Central Bank calls for cut to government debt

The Central Bank, the Parliamentary Budget Office, and the world’s largest ratings firms have all urged the next government to avoid pumping up spending that could lead to a new crash.

Central Bank calls for cut to government debt

By Geoff Percival and Eamon Quinn

The Central Bank, the Parliamentary Budget Office, and the world’s largest ratings firms have all urged the next government to avoid pumping up spending that could lead to a new crash.

At the launch of the Central Bank’s latest economic bulletin, officials called for “prudence” in the public finances and a focus on reducing the Government’s debt burden.

Nonetheless, the Central Bank forecast continued strong growth despite economic expansion slowing to 4.2% next year.

It predicts 26,000 homes will be built this year, well short of the 35,000 most economists believe is required to meet demand. Its remarks come as Sinn Féin and Fianna Fáil both pledged, in their election campaigns, to expand housebuilding.

However, Central Bank director Mark Cassidy shied away from making comments on the main parties’ housing pledges.

The Parliamentary Budget Office, in its latest fiscal commentary, said that GDP continues to expand at a fair clip, but warned against relying on corporate tax receipts to fuel spending plans.

Unreliable corporate tax receipts pose “a major challenge for the delivery of public services”, said Budget Office director Annette Connolly.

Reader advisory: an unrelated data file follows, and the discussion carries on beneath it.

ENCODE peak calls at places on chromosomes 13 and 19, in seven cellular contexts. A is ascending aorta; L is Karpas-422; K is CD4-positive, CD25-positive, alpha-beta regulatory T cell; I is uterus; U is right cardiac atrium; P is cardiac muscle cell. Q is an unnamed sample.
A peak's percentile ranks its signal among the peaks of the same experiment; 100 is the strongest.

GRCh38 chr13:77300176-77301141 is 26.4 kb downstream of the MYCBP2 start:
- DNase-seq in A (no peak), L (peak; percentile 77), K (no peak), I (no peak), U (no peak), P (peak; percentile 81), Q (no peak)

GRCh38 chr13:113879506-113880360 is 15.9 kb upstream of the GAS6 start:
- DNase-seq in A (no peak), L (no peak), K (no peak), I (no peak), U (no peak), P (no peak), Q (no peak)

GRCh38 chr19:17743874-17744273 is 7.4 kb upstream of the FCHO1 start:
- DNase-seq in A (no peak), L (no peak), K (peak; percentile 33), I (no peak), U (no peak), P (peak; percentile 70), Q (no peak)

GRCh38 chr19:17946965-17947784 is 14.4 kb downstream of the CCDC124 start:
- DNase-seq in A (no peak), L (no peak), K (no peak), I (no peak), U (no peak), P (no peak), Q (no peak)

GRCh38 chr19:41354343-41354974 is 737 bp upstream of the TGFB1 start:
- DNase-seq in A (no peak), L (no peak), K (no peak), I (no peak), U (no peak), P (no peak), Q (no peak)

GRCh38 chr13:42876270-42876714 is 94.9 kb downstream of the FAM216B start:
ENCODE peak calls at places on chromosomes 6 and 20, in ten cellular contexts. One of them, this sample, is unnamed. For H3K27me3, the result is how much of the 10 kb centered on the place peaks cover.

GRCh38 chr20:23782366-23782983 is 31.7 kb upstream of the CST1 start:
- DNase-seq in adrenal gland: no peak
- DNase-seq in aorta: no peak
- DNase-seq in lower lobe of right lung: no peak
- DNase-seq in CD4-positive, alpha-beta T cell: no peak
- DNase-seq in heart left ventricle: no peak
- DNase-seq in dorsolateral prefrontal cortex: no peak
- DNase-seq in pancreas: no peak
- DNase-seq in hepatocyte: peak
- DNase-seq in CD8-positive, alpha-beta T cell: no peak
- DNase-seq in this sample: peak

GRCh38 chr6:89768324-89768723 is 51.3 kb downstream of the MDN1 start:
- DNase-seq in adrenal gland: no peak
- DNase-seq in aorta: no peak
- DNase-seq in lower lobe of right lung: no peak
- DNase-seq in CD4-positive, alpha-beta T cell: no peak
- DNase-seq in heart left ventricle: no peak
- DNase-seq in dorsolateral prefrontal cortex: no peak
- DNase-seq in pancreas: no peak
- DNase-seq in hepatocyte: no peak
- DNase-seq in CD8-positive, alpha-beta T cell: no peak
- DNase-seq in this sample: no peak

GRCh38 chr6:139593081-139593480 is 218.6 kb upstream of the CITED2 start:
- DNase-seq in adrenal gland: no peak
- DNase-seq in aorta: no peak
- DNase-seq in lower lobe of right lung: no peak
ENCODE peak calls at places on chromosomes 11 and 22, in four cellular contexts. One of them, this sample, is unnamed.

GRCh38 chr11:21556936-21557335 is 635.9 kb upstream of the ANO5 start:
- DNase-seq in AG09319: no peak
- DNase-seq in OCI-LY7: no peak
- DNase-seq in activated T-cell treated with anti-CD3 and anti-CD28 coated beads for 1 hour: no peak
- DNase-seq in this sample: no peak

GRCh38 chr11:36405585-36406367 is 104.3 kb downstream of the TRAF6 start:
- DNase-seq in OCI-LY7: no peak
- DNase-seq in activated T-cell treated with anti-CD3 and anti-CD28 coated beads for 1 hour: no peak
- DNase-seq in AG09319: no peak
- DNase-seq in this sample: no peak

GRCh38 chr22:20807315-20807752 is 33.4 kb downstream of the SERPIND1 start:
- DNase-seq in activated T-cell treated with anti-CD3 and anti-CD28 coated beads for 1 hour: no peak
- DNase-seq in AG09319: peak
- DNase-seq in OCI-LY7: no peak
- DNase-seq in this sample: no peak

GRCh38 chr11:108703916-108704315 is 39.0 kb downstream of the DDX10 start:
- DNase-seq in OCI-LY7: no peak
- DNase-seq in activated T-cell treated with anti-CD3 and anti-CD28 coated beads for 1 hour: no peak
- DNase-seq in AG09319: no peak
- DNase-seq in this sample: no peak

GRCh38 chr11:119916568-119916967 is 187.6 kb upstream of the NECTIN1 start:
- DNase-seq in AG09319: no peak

S&P Global Ratings and Fitch Ratings said they believed a new government would increase spending but, nonetheless, abide by EU fiscal rules.

Anticipating protracted negotiations to form a new government, S&P said Ireland will “continue to rank among the strongest in the developed world”, but still faces risks from Brexit. Fitch Ratings said that, despite the inconclusive election result, “some fiscal easing is likely”.

Meanwhile, it is likely to take months to name a successor to Seamus Coffey as head of the Irish Fiscal Advisory Council (IFAC) at a time of renewed focus on public spending amid the talks between the political parties.

Mr Coffey’s term as chair of the budget watchdog ended on December 31 and his successor will not be named until a new finance minister is in place.

IFAC has long called on government spending programmes to be based on sustainable tax revenues.

Meanwhile, debt advocate David Hall has predicted that the banks face “the end of the road” in selling any more of their distressed mortgage loans to vulture funds.

Citing the performance of both Sinn Féin’s Pearse Doherty and Fianna Fáil’s Michael McGrath in opposition, he said that he expected a new government to legislate in favour of distressed customers.

Addressing the low levels of growth across the eurozone, ECB president Christine Lagarde called on governments to spend more.

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